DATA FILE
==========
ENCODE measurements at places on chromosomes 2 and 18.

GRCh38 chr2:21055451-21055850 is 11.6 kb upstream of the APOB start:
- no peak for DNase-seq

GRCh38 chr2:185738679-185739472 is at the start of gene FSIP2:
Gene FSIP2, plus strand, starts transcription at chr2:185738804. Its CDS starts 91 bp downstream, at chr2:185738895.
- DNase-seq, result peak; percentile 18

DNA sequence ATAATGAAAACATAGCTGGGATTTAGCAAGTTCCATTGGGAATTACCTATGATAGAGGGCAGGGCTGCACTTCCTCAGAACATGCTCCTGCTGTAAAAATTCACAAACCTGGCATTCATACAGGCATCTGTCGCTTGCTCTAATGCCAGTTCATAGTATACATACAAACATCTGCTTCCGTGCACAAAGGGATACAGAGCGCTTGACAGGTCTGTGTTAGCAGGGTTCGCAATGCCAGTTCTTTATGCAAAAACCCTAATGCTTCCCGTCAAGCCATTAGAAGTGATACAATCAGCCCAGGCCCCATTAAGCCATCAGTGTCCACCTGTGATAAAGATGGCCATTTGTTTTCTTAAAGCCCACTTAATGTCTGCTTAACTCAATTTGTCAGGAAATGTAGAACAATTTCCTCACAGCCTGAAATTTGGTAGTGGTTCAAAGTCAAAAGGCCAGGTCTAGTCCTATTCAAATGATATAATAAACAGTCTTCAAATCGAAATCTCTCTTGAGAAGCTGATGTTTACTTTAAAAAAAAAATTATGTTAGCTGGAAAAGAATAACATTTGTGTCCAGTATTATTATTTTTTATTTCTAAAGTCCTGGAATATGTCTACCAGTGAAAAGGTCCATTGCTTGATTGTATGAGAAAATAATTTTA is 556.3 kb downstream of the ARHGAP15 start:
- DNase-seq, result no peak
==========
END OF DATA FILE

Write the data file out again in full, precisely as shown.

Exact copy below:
ENCODE measurements at places on chromosomes 2 and 18.

GRCh38 chr2:21055451-21055850 is 11.6 kb upstream of the APOB start:
- no peak for DNase-seq

GRCh38 chr2:185738679-185739472 is at the start of gene FSIP2:
Gene FSIP2, plus strand, starts transcription at chr2:185738804. Its CDS starts 91 bp downstream, at chr2:185738895.
- DNase-seq, result peak; percentile 18

DNA sequence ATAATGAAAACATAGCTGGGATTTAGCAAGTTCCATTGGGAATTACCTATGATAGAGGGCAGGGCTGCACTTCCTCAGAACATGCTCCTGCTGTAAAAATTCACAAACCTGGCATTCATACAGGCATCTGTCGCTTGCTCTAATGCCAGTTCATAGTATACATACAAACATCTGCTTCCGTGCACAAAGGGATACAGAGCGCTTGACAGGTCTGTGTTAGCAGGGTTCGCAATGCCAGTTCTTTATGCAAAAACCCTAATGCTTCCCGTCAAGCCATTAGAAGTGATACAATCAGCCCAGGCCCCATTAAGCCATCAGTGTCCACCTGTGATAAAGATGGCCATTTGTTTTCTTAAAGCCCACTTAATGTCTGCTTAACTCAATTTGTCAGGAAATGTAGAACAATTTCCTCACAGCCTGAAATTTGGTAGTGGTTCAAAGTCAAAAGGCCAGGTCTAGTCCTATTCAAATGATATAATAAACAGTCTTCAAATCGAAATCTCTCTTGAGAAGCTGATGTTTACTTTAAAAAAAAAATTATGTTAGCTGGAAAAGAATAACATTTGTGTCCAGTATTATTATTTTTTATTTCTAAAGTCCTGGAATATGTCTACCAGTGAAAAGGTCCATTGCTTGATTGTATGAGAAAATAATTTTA is 556.3 kb downstream of the ARHGAP15 start:
- DNase-seq, result no peak